The unmanned aerial systems market accounted for $5.25 billion of the U.S. Department of Defense’s budget in 2010, with the Air Force emerging as the highest spender among all U.S. military services.
Most of the $2.42 billion the Air Force has earmarked for UAS spending in 2012 is for the procurement of the MQ-9 Predator.
New analysis from Frost & Sullivan’s DOD Unmanned Aerial Systems research finds that fiscal year 2011 government contracts awarded specifically for the DOD UAS market amounted to $3.78 billion. Programs receiving the most contract dollars included the ER/MP MQ-1 Gray Eagle, MQ-9, and RQ-4 UASs.
According to the 2010 Quadrennial Defense Review, U.S. forces will need to continue improving intelligence, surveillance and reconnaissance capabilities and defenses to counter non-state actors that have access to advanced technologies and information operations. UASs will be central to this effort.
“Current ground wars and nation-building activities in countries such as Iraq, Afghanistan, Libya and Yemen drive the need for UAS resources and their diverse mission capabilities,” said Frost & Sullivan Senior Industry Analyst Michael Blades. “Even the current troop withdrawal from Iraq may not significantly reduce the UAS requirement, as military and political leaders recognize the deterrent effect of unmanned platforms.”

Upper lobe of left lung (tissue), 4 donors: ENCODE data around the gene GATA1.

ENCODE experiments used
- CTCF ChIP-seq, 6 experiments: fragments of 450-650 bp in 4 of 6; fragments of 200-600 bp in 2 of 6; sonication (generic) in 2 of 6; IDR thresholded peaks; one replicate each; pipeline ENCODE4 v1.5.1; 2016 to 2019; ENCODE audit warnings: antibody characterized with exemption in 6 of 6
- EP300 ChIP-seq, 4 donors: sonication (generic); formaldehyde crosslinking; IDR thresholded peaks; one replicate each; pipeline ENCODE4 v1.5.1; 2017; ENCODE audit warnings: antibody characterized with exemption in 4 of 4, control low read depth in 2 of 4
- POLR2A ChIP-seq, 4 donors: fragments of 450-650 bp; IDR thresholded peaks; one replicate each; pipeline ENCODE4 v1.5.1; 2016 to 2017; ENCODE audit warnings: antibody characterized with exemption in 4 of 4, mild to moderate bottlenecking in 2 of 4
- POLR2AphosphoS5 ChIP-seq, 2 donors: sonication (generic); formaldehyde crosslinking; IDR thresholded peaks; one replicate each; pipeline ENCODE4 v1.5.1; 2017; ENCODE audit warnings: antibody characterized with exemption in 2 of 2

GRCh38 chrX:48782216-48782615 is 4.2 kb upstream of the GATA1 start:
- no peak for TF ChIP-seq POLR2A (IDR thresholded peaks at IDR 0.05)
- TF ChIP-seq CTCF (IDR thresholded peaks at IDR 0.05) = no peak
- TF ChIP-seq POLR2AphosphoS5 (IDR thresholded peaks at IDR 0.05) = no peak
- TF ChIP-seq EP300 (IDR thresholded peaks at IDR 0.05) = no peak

Further, a Defense Science Board Task Force report titled, “Counterinsurgency ISR Operations” has red flagged 24 countries that could pose COIN challenges to the United States. Any involvement in COIN operations requires UAS assets.
Despite their utility, UASs have unresolved technical issues relating to data transfer, such as communications security, spectrum management and bandwidth usage. DOD UAS platforms have to encrypt and transmit or receive data across dedicated frequency spectrums to minimize cross-channel interference.
Technical challenges arise when marrying size, weight and power requirements to frequency bands, as both affect the range and bandwidth capabilities of communications between ISR platforms and their end users.
“Companies that can create and manufacture modular, multi-mission, SWaP-efficient UAS sensors and subsystems will remain competitive,” said Blades. “Small UAS companies will need partnerships with larger companies, exposure to DOD contracts, or unique technologies to survive until theFAA irons out rules and regulations for UAS operation in the National Airspace System.”
Some specific areas of growth for UAS manufacturers are affordable, miniaturized, automatic flight-control systems; sense-and-avoid technologies; redundant sensor/control systems; total systems integration; communications solutions; and data-exploitation efficiencies.